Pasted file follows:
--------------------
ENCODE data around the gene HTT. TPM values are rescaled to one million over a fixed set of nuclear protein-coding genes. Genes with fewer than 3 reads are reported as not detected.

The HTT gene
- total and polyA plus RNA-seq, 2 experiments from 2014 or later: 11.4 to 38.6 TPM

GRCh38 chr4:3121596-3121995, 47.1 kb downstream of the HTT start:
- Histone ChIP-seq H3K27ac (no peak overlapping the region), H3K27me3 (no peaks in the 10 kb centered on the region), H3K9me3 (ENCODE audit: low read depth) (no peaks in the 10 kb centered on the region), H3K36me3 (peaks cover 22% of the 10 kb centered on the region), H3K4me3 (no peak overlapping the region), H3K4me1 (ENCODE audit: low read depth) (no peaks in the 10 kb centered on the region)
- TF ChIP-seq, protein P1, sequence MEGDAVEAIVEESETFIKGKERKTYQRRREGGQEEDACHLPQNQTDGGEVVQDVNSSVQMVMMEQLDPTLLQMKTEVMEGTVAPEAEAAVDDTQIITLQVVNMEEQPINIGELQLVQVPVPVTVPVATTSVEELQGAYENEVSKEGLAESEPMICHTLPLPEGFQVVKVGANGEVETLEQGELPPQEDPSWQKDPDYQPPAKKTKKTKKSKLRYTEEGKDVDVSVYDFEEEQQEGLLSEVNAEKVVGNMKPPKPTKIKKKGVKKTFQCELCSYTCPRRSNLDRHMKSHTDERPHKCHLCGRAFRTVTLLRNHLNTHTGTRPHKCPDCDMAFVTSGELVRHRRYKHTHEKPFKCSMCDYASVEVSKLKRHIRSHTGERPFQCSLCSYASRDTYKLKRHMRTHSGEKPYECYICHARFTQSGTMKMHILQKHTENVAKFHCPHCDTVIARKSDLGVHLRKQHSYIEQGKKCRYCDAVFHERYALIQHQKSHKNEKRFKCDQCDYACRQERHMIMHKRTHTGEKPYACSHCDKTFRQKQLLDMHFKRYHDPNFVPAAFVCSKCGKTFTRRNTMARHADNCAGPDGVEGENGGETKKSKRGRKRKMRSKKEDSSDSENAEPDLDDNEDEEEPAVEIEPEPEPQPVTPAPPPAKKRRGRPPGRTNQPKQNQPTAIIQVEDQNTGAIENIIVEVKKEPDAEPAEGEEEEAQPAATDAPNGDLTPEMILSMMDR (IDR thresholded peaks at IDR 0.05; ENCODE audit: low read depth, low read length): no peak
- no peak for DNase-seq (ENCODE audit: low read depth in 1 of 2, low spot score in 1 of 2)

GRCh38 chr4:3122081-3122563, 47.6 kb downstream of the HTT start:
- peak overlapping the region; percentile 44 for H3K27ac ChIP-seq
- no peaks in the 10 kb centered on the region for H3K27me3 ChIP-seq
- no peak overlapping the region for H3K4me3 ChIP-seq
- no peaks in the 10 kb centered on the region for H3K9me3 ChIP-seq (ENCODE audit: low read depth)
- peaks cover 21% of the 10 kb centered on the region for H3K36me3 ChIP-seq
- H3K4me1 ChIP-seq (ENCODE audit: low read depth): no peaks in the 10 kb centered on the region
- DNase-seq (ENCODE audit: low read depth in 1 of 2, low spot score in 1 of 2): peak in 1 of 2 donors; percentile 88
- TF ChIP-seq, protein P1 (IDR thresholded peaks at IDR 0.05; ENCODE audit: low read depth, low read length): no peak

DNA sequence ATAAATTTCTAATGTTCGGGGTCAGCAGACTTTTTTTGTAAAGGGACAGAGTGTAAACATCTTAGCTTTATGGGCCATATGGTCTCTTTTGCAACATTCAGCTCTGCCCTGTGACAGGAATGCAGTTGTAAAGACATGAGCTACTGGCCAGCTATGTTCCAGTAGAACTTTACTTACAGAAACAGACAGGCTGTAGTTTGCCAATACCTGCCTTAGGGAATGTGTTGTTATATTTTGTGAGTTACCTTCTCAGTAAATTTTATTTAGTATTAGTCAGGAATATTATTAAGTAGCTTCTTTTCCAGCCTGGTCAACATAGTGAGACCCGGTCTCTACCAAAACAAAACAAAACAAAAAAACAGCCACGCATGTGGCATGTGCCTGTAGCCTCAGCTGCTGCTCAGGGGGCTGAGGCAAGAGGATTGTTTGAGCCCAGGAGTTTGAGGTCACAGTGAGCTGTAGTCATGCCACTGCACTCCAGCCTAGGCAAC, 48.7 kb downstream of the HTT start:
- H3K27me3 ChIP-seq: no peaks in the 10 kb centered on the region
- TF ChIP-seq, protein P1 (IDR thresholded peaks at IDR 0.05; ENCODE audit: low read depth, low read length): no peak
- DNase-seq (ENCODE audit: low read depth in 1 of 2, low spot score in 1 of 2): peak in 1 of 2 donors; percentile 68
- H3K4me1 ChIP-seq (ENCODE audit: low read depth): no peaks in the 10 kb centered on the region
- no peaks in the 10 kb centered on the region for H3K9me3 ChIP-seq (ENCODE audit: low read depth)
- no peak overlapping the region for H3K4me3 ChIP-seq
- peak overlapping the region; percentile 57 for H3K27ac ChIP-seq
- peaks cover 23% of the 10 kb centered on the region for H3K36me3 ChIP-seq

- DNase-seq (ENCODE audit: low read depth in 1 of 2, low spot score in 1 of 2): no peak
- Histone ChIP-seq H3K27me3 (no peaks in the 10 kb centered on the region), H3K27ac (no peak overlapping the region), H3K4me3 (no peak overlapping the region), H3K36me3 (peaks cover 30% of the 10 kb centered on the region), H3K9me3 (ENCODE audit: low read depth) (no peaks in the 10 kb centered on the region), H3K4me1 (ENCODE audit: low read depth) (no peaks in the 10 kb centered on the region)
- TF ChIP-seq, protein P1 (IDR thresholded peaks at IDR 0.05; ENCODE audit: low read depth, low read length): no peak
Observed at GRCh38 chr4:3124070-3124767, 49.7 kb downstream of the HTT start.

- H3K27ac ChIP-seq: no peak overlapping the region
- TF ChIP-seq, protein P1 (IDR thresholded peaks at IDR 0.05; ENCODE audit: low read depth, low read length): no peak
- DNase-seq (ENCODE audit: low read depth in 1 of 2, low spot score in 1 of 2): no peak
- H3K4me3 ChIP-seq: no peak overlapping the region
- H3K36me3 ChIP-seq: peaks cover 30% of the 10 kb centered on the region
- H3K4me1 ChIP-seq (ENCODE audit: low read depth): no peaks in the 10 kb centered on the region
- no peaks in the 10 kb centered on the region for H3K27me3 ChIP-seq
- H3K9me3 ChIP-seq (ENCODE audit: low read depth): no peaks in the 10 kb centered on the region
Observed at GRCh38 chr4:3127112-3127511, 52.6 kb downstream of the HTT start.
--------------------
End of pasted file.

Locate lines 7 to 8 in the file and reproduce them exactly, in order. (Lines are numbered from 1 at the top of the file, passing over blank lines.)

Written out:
- no peak for DNase-seq (ENCODE audit: low read depth in 1 of 2, low spot score in 1 of 2)

GRCh38 chr4:3122081-3122563, 47.6 kb downstream of the HTT start: